“I urge you to drive through this neighborhood and appreciate it for what it is, while open-mindedly envisioning the devastation that would accompany thousands of vehicles, should Bluffs on River Bend be approved.”
Downtown traffic is about to get a lot worse, according to Asheville City Council member Sheneika Smith. “Because this project is so massive and we’ve already accommodated for almost 1,000 parking spaces — which is equivalent to, we’ll say, 500 vehicles flowing up and down this major area where our bus terminal is — I […]
“Low wages, corporate landlords, lack of rent control, high prices, brutal traffic, the fake homeless, street crime and white collar crime have all combined to make Asheville an increasingly undesirable place in which to call home.”
Coalition of Asheville Neighborhoods’ Chair Amy Kemp shares her perspective on issues that had the greatest impact on the city’s neighborhoods in 2018.
“I get that Charlotte Street is not the most bike-friendly but would also bet that only one in a thousand vehicles on Charlotte is a bicycle; therefore, taking a car lane to create two bike lanes is like a pug tail wagging a Saint Bernard.”
“Another scenario is increasing road rage from backups, followed by more cars cutting through the heart of the neighborhood, where families with young children are moving in.”
The effort was sparked by the French Broad River Metropolitan Planning Organization, of which Asheville is a dues-paying member. Last fall, the MPO offered the city $157,500 (to be matched with $25,593 in local funds) for a corridor study of its choosing, with the goal of reducing automobile congestion and creating “an alternative to the auto-oriented cycle.”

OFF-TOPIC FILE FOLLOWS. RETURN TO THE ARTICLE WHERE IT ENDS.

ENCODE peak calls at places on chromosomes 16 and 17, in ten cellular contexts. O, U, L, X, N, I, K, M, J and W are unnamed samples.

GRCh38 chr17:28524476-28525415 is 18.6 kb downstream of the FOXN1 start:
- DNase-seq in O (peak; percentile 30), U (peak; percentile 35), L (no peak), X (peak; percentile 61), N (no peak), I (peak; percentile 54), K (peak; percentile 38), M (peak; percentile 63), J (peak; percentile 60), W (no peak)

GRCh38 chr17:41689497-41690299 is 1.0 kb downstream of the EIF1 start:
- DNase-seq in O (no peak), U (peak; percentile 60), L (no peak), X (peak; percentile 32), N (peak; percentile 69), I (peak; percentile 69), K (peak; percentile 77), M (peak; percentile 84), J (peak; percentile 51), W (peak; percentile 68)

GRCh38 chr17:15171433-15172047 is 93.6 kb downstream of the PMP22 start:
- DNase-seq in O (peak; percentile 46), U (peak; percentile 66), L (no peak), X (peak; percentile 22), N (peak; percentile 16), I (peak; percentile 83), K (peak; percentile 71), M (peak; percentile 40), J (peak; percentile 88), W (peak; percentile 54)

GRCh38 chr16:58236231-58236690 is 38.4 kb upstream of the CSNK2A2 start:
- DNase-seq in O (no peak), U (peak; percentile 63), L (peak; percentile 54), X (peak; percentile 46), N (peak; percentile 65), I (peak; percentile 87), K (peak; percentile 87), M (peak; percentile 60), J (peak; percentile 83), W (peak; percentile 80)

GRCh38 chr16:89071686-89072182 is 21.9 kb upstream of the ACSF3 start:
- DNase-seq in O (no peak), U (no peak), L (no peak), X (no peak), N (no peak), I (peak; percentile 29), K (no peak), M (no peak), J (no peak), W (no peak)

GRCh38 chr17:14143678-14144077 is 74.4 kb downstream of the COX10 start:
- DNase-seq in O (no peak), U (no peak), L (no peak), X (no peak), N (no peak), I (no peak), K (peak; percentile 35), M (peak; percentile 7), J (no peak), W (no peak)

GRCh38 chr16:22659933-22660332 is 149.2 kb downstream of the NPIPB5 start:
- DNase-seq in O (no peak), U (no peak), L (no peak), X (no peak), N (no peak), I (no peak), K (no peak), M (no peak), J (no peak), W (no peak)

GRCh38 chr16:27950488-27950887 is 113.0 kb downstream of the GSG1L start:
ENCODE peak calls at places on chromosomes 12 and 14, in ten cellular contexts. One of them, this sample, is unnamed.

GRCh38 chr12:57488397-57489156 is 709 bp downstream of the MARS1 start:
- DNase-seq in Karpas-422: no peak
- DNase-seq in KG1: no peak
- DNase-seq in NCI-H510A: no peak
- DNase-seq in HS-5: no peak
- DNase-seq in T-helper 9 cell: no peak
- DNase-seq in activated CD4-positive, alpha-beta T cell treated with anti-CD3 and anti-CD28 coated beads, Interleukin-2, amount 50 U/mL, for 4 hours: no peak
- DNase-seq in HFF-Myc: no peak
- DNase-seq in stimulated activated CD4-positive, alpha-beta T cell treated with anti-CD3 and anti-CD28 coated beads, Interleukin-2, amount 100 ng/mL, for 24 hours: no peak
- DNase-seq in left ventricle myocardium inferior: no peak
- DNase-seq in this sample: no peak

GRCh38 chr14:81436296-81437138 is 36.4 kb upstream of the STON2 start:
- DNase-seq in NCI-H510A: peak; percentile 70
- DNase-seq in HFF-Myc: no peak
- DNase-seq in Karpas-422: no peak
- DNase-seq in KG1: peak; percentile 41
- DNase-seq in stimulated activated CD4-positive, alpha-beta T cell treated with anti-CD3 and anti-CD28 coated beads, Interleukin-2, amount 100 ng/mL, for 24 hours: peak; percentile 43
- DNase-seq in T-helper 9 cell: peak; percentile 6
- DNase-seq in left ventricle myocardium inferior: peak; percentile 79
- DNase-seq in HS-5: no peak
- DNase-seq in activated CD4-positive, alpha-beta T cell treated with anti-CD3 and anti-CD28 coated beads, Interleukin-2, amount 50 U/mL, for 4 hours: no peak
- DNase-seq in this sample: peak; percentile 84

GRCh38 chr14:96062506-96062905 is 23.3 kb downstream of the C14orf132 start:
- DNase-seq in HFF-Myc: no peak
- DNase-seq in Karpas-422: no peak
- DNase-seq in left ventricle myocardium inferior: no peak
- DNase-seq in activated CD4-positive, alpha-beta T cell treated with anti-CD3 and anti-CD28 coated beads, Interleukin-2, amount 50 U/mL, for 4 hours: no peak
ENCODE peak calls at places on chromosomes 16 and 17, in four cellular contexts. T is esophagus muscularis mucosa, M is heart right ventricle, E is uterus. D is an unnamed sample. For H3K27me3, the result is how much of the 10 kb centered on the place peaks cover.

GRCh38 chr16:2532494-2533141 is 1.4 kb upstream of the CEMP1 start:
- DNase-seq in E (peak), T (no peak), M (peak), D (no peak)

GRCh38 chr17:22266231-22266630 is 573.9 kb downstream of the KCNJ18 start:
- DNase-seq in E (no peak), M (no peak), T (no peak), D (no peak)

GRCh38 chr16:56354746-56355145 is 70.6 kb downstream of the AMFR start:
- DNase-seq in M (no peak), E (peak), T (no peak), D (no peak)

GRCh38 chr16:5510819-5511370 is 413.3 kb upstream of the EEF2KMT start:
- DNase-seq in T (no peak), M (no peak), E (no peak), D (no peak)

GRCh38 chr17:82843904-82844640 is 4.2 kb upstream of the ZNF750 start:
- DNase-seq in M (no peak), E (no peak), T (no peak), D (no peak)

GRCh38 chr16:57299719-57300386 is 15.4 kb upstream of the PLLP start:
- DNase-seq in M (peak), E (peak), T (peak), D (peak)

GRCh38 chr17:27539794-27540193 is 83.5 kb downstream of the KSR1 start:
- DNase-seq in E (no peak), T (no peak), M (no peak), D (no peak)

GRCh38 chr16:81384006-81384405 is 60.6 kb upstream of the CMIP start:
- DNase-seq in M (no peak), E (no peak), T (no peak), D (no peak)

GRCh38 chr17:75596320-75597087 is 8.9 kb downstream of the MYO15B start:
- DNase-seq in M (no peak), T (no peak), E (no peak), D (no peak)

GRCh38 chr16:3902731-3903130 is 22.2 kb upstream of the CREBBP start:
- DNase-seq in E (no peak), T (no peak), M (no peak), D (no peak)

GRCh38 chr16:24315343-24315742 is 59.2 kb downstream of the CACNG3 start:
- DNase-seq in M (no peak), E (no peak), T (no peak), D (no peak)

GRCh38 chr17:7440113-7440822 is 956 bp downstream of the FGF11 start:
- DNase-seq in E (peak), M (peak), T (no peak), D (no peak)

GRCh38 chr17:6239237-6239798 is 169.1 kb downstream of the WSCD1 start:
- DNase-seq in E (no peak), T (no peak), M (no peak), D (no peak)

Buncombe County could change its zoning code to require developers of residential projects above a certain number of units to perform a traffic impact study.
After a tense back-and-forth between members of the board and residents in the audience, the Buncombe County Board of Adjustment approved the development of a 296-unit apartment complex on Aiken Road just south of Weaverville during its Dec. 13 meeting.
“So, you know how to drive; now learn how to drive better!”
The fate of a 296-unit apartment complex will be on hold until December as the Buncombe County Board of Adjustment voted to continue its hearing until it sees an official traffic study.